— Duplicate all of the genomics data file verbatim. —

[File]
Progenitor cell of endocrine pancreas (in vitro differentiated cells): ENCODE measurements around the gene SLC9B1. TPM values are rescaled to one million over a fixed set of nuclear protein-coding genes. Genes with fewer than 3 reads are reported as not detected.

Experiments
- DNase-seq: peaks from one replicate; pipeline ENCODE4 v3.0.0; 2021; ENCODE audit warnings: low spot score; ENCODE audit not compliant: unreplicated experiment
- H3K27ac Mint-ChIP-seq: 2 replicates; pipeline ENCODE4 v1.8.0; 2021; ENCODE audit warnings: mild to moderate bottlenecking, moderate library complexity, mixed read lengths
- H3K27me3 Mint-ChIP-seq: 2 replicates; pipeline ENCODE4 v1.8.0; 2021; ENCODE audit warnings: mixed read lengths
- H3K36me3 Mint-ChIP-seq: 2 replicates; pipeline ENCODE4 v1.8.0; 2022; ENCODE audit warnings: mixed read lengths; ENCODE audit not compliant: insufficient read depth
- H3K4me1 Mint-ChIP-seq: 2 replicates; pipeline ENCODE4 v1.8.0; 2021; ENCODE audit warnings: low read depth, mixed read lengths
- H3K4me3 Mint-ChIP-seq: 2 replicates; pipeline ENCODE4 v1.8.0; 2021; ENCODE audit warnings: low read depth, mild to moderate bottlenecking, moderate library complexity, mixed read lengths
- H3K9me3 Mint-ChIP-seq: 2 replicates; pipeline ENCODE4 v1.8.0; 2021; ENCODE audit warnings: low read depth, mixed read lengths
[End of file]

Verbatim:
Progenitor cell of endocrine pancreas (in vitro differentiated cells): ENCODE measurements around the gene SLC9B1. TPM values are rescaled to one million over a fixed set of nuclear protein-coding genes. Genes with fewer than 3 reads are reported as not detected.

Experiments
- DNase-seq: peaks from one replicate; pipeline ENCODE4 v3.0.0; 2021; ENCODE audit warnings: low spot score; ENCODE audit not compliant: unreplicated experiment
- H3K27ac Mint-ChIP-seq: 2 replicates; pipeline ENCODE4 v1.8.0; 2021; ENCODE audit warnings: mild to moderate bottlenecking, moderate library complexity, mixed read lengths
- H3K27me3 Mint-ChIP-seq: 2 replicates; pipeline ENCODE4 v1.8.0; 2021; ENCODE audit warnings: mixed read lengths
- H3K36me3 Mint-ChIP-seq: 2 replicates; pipeline ENCODE4 v1.8.0; 2022; ENCODE audit warnings: mixed read lengths; ENCODE audit not compliant: insufficient read depth
- H3K4me1 Mint-ChIP-seq: 2 replicates; pipeline ENCODE4 v1.8.0; 2021; ENCODE audit warnings: low read depth, mixed read lengths
- H3K4me3 Mint-ChIP-seq: 2 replicates; pipeline ENCODE4 v1.8.0; 2021; ENCODE audit warnings: low read depth, mild to moderate bottlenecking, moderate library complexity, mixed read lengths
- H3K9me3 Mint-ChIP-seq: 2 replicates; pipeline ENCODE4 v1.8.0; 2021; ENCODE audit warnings: low read depth, mixed read lengths